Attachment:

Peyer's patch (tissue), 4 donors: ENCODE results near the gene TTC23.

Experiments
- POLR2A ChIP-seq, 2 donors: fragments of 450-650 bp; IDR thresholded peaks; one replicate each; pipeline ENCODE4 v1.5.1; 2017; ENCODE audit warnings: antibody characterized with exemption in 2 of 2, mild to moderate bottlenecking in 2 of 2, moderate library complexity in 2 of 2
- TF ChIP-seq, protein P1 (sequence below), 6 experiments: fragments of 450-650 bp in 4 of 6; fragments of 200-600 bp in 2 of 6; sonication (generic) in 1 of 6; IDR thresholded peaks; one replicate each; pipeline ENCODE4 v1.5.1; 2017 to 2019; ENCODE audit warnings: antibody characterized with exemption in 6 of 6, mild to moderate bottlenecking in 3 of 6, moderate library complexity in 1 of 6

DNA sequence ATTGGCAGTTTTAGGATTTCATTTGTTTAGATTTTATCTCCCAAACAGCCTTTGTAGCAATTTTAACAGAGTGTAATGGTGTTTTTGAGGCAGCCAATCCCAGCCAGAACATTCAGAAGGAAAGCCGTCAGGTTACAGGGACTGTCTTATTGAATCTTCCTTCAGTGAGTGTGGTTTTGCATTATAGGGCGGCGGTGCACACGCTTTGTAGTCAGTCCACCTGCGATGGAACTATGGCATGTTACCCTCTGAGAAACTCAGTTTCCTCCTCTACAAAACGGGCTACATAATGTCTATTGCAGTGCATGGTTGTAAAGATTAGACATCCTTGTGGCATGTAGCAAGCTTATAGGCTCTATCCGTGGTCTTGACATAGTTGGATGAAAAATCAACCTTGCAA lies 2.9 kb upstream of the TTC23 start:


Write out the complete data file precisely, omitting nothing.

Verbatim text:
Peyer's patch (tissue), 4 donors: ENCODE results near the gene TTC23.

Experiments
- POLR2A ChIP-seq, 2 donors: fragments of 450-650 bp; IDR thresholded peaks; one replicate each; pipeline ENCODE4 v1.5.1; 2017; ENCODE audit warnings: antibody characterized with exemption in 2 of 2, mild to moderate bottlenecking in 2 of 2, moderate library complexity in 2 of 2
- TF ChIP-seq, protein P1 (sequence below), 6 experiments: fragments of 450-650 bp in 4 of 6; fragments of 200-600 bp in 2 of 6; sonication (generic) in 1 of 6; IDR thresholded peaks; one replicate each; pipeline ENCODE4 v1.5.1; 2017 to 2019; ENCODE audit warnings: antibody characterized with exemption in 6 of 6, mild to moderate bottlenecking in 3 of 6, moderate library complexity in 1 of 6

DNA sequence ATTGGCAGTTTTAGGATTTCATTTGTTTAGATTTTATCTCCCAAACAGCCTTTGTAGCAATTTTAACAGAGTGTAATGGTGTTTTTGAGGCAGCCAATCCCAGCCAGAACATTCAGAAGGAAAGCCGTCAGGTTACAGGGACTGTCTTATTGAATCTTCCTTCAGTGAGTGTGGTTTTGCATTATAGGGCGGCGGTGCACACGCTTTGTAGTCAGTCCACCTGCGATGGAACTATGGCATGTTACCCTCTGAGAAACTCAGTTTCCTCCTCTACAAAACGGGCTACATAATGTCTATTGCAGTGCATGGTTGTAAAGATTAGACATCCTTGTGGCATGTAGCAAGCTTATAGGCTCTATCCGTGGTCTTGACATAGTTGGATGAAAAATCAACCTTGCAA lies 2.9 kb upstream of the TTC23 start: